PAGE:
Study design and setting
A cross-sectional study was conducted during May–June in 2017 at the adult HIV clinic of Mbarara Regional Referral Hospital (MRRH) located in Mbarara city, 275 km southwest of the capital city, Kampala. The study was done as part of an oral health status assessment of PLWH in rural south western Uganda. The MRRH HIV clinic has an enrollment of over 10,000 patients, and initiates approximately 1000 new patients on antiretroviral therapy (ART) each year. MRRH serves a catchment population of over 8,000,000 people drawn from 17 districts of rural Southwestern Uganda.
All participants provided written informed consent to participate in the study. A separate consent to review participants’ clinical records was also obtained. For participants who were not formally educated and unable to read and write, informed consent was read to them verbatim in the local language of their preference. When they agreed to participate in the study, they were asked to append their thumb print to the informed consent form and the translator signed as a witness. The Mbarara University Research Ethics Committee (MUST-REC) reviewed and approved the proposal (Reference number: 17/02-17). Participants with dental treatment needs detected by this study were referred to the dental unit at MRRH for management.
Inclusion criteria and recruitment
We selectively recruited adult patients aged 18 years, and older receiving care at MRRH HIV clinic, and either taking or initiating ART. The selection was performed following a systematic sampling approach in which every fifth patient attending the clinic who met these criteria was included in the study. If a patient declined treatment or failed to meet the inclusion criteria, the subsequent patient was considered.
We determined the sample size of 194 participants using the Krejcie and Morgan table  basing on an average of 380 clients attending the adult HIV clinic per month assuming population proportion of 0.5 and confidence interval of 95%.
An interviewer administered questionnaire with structured questions to collect data was used. Socio-demographic and clinical data were collected including age, gender, ART use and history, smoking history, alcohol use, brushing practices and dental caries using a modified World Health Organization (WHO) oral health questionnaire for adults . The questionnaire was administered by trained research assistants.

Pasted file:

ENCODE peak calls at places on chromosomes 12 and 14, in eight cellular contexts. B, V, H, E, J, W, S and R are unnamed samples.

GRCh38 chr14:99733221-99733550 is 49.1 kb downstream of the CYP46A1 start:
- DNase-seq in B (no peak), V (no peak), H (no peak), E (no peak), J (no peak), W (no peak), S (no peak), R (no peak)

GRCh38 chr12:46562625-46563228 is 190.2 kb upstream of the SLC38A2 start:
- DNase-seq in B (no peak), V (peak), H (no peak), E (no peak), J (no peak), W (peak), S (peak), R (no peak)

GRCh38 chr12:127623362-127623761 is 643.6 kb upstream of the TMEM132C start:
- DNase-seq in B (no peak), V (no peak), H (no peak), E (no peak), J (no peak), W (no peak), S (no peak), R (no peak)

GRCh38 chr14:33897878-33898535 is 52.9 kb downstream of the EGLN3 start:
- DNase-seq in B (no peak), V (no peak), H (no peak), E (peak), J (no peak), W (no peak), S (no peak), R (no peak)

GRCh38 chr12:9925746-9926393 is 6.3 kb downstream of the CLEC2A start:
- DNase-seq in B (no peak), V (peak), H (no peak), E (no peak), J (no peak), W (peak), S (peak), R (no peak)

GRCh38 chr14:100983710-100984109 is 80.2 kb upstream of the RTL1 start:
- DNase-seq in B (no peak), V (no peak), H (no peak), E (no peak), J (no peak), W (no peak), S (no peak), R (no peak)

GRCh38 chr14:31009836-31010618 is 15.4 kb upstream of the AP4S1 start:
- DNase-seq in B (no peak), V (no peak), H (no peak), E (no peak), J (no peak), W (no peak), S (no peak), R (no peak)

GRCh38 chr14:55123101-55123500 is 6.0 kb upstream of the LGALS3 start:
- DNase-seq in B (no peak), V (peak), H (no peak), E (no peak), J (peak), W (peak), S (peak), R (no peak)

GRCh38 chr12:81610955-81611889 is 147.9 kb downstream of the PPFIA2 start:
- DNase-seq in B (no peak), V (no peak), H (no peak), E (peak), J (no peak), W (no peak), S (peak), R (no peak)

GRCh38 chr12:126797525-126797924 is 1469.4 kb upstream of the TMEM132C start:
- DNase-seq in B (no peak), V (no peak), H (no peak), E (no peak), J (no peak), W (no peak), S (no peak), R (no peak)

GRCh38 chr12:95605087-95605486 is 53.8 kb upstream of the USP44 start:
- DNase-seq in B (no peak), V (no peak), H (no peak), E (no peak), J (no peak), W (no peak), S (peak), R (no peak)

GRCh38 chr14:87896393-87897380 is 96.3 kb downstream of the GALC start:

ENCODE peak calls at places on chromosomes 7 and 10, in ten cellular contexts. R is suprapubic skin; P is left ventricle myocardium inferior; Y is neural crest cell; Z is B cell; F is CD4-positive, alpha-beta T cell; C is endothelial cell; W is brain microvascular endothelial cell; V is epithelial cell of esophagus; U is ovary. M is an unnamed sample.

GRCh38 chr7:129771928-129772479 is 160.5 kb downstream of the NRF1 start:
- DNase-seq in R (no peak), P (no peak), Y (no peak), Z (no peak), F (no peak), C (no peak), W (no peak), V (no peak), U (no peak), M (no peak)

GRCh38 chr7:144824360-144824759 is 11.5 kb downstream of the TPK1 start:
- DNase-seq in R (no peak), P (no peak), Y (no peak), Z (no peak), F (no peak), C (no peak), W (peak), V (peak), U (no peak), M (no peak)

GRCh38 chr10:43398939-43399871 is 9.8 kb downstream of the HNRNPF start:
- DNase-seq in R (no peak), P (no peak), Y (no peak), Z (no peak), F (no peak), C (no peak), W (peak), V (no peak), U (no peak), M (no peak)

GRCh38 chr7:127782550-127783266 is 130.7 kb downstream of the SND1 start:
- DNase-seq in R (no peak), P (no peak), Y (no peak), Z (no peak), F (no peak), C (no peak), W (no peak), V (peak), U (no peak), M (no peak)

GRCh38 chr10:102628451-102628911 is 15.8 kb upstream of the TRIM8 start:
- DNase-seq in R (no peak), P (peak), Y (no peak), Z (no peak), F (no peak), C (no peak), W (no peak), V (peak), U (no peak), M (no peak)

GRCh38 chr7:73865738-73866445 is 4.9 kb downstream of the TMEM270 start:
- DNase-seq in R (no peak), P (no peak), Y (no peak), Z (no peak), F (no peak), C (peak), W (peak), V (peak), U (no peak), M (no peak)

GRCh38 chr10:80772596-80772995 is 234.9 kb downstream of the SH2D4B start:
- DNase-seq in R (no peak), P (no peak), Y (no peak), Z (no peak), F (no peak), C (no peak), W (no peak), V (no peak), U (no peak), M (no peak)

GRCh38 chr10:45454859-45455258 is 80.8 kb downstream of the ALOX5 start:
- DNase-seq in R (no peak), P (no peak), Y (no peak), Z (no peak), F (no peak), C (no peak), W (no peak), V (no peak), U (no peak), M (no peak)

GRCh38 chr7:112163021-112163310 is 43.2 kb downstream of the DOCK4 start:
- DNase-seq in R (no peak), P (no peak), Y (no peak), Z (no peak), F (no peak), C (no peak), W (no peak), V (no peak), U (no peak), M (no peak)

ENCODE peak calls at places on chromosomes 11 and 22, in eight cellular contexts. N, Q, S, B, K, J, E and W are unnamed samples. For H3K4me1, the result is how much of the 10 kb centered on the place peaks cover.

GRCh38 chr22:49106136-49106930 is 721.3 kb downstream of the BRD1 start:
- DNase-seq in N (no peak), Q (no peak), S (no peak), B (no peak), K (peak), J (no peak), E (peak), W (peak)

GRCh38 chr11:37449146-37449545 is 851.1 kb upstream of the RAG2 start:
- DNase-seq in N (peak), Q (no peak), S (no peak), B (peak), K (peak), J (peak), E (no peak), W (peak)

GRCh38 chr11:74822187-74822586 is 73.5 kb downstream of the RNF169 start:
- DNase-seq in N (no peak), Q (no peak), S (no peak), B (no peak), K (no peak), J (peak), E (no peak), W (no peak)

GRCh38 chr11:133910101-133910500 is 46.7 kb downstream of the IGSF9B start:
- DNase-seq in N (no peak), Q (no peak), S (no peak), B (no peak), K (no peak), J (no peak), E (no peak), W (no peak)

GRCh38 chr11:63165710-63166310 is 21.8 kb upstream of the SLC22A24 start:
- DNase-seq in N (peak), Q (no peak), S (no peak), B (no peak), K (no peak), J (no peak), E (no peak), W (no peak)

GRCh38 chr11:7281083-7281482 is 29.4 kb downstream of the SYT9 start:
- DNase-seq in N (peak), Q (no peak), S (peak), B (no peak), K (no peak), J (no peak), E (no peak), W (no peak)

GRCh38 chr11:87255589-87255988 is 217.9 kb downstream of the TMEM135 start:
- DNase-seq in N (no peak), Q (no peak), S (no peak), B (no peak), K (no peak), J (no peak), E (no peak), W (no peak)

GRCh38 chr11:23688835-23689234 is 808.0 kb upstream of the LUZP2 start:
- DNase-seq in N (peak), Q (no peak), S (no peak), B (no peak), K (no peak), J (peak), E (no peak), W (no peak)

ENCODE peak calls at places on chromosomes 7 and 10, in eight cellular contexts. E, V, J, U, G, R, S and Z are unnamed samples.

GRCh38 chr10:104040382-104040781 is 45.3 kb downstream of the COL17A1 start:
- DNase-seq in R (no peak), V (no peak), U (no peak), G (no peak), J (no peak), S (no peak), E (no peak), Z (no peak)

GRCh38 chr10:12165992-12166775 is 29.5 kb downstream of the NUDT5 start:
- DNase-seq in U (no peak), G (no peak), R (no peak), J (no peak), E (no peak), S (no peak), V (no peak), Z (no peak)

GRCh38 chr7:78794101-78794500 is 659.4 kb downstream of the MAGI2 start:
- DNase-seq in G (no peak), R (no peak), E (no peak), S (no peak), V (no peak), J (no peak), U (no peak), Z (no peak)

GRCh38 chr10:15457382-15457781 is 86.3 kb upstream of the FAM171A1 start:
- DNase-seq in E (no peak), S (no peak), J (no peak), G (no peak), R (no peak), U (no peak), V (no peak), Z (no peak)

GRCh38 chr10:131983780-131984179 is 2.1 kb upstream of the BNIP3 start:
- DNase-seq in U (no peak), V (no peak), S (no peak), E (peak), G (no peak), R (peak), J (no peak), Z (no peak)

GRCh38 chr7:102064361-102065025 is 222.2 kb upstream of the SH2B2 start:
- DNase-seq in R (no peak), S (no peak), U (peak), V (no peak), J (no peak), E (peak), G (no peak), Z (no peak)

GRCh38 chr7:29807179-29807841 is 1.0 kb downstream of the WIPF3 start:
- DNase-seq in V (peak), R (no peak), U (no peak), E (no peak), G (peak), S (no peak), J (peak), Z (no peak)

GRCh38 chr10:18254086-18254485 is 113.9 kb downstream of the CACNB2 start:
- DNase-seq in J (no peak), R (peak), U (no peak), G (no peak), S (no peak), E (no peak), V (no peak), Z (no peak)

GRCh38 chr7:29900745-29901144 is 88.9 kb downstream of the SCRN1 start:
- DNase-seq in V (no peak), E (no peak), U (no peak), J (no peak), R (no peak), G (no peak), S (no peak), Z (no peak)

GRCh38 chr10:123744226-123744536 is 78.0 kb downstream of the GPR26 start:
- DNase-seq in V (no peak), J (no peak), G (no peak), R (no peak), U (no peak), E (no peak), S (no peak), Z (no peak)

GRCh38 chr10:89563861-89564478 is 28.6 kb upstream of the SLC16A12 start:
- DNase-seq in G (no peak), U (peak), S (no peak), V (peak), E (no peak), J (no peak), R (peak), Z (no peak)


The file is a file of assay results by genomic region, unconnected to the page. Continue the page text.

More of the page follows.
Dental examinations were carried out by a trained and calibrated dental surgeon using disposable dental mirrors and probes under natural light. First, the number of missing teeth was noted, and surfaces of all teeth present were inspected for the presence or absence of dental caries, with or without fillings; and findings recorded on a dental chart. Caries experience were further classified using the decayed, missing, filled, teeth (DMFT) index . Teeth that were traumatized or malformed, missing naturally, or extracted after trauma, existing periodontal disease or surgical intervention involving the mouth were excluded from classification. Those teeth which are filled because of dental caries were defined as having caries, whereas those restored following trauma or for cosmetic purposes were not. The respondents with toothache or dental caries were referred to the dental clinic for management, while those with missing teeth were advised to have dentures if necessary according to standard care of the Uganda Ministry of Health. All guidelines by the Uganda National Council of Science and Technology for conducting human participants research were fully adhered to.
Treatment needs assessment
We computed treatment needs by adding participants who had decayed and missing teeth and dividing by the total number of participants who had decayed, missing and filled teeth as previously used by Aleksejūnienė and Vilma Brukienė .
We conducted descriptive analyses on socio-demographic, oral health, and HIV characteristics of the cohort, then stratified by the presence or absence of dental caries. Estimated crude prevalence of dental caries and summarized DMFT index were obtained. Using fitted logistic regression models we identified correlates of the presence of dental caries. Our predictor variables of interest included socio-demographic factors (age, sex, education and income, which was categorized based on an income greater than vs less than $1/day ), alcohol and tobacco use, dental health practices (number of times meals were eaten, frequency of brushing and dental checkups), dietary habits (eating snacks between meals) and HIV medical history (ART use, current CD4 count and CD4 at the time of initiation of ART). Variables with significance of p < 0.25 in univariable models were included in multivariable models. Analyses were conducted with STATA version 13 (Statacorp, College Station, TX).